They have a lovely term for allowing inclusiveness of choice rather than a mediated, shortlist of possibilities to channel people in particular directions: libertarian paternalism. This, the authors argue, embodies the dual principles of freedom to choose as the guiding ideology which should be made available to everybody; and the notion that no encroachment or leaning on individuals in any way must intrude at any point. In this way coercion or `requirements' and `bans' are off limits while incentives and nudges are rooted in free choices. You can see why organisations such as COI would love this book.

So libertarian paternalism encourages freedoms and more choices, the authors say, but delivered through a self-conscious design architecture that nudges individuals to act in their own best interests by changing their behaviour in a predictable way.

This is a great read, but it's a flawed argument. It's also a book in two halves. The first `half' of the book sets up great situations, relates them to our experiences, looks at how experiments by psychologists and behaviouralists have tested human behaviour in certain situations and then draws conclusions about human activity and how it can be modified and improved upon by choices, nudges, feedback and incentives. The anecdotal and chummy writing style and the wide range of human activities it covers makes it entirely absorbing and the conclusions are generally thought provoking. Especially if you work in our business where we are continuously looking to understand and explain human behaviour. And to change it.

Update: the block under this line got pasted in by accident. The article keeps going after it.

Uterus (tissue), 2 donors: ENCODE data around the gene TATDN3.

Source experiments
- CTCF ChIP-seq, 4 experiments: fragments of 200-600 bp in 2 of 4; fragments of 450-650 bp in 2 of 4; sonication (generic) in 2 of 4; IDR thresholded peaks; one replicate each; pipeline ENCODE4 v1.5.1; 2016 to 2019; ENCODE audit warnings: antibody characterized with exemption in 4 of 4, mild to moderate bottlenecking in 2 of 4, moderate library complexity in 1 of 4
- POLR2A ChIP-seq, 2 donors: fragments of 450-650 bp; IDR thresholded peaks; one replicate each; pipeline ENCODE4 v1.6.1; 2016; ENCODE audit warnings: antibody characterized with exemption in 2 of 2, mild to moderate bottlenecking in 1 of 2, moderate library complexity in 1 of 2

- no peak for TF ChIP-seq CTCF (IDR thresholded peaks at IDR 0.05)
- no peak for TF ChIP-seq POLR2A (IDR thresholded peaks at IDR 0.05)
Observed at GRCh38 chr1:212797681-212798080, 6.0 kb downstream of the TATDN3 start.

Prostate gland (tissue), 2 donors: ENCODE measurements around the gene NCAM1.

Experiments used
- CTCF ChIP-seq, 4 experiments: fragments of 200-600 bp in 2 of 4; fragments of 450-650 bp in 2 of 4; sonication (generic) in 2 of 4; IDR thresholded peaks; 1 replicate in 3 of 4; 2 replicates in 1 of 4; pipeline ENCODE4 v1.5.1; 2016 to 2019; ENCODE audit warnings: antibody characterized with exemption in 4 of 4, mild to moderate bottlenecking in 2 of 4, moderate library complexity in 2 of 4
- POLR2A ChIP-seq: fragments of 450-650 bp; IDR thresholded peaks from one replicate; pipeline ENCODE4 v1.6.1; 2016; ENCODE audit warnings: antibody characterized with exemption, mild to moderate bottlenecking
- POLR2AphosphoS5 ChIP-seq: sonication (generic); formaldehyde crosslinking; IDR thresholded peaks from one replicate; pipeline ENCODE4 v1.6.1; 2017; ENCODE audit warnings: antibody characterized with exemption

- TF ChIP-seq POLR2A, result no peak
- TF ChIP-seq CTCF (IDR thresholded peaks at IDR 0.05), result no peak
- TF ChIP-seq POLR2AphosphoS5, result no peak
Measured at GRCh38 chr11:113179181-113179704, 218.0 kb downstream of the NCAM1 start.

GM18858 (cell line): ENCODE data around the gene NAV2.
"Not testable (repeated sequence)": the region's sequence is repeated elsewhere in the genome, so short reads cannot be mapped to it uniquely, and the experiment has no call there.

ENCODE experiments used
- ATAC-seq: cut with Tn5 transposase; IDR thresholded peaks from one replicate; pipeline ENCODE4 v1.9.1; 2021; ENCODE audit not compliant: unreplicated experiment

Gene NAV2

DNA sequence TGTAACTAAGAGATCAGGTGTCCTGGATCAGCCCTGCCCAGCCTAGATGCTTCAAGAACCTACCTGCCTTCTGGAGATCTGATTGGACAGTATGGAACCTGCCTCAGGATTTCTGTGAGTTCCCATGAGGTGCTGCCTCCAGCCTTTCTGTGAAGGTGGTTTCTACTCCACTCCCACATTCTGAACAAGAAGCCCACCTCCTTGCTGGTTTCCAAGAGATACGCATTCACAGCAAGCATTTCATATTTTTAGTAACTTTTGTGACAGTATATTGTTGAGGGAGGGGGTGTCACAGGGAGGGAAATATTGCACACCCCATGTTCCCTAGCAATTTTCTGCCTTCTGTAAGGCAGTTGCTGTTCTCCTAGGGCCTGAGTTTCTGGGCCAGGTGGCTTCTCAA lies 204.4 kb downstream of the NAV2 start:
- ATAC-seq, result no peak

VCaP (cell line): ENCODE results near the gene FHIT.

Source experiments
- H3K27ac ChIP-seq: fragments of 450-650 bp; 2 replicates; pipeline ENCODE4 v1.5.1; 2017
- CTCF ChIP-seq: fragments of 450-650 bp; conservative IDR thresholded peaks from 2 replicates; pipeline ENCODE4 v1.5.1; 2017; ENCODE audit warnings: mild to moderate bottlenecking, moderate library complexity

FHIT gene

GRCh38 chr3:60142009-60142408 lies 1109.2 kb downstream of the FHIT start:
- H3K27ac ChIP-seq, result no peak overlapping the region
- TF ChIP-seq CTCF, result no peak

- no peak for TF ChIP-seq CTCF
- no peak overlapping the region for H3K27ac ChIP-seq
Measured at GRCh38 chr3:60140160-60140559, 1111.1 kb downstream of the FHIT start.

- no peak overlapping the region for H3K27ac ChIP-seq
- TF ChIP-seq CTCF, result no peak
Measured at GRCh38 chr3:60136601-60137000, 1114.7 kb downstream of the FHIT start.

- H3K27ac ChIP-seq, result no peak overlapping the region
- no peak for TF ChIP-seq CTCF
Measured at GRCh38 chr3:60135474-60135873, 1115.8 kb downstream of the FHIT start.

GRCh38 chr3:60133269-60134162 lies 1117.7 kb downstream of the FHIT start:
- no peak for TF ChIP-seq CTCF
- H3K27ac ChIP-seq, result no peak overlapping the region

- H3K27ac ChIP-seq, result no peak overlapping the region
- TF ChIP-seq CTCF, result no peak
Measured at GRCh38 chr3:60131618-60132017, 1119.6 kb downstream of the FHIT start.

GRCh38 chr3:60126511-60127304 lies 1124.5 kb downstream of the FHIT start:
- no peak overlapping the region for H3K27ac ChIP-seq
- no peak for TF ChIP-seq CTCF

Where the book didn't work for me was in its assumptions. Firstly, choice architecture is set up as the basic method by which better decisions from having to choose from a greater number of (supposedly libertarian) options can be made. Unfortunately, framing these choices - in linguistic, sequential and especially contextual terms - can be highly interventionist and hugely influential. Anyone who's ever devised a questionnaire knows how important language, tone and word choice can be in driving different outcomes. Thaler and Sunstein never allow that choice architecture may be selective or censorious; rather that it will always be neutrally benign.

And then there's the book's second half. This is largely devoted to dealing with how American institutions deal with a very wide range of personal, social and economic issues. Each topic is described in slightly formulaic detail by setting up the issue and then providing a number of well documented but very localised and lengthy examples to show how libertarian paternalism can provide the nudges which help Americans improve such things as their financial choices, healthcare, education and welfare entitlements, pensions contributions and more.

Yet for all its lengthy and localised but still positive detail in the latter part of the book, the authors have done a great job in looking at how major institutions need to keep their sights firmly set on what is best for the individual rather than what's best for the state. The authors acknowledge, gladly, that technological advances and access to global information precludes simple state-organised edicts from limiting an individual's precious right to choose. And that ultimately it is that `gentle nudge' which will help inform and improve the fallible human's ultimate best choice.

Maybe. Now where's that bottle of Pernod...?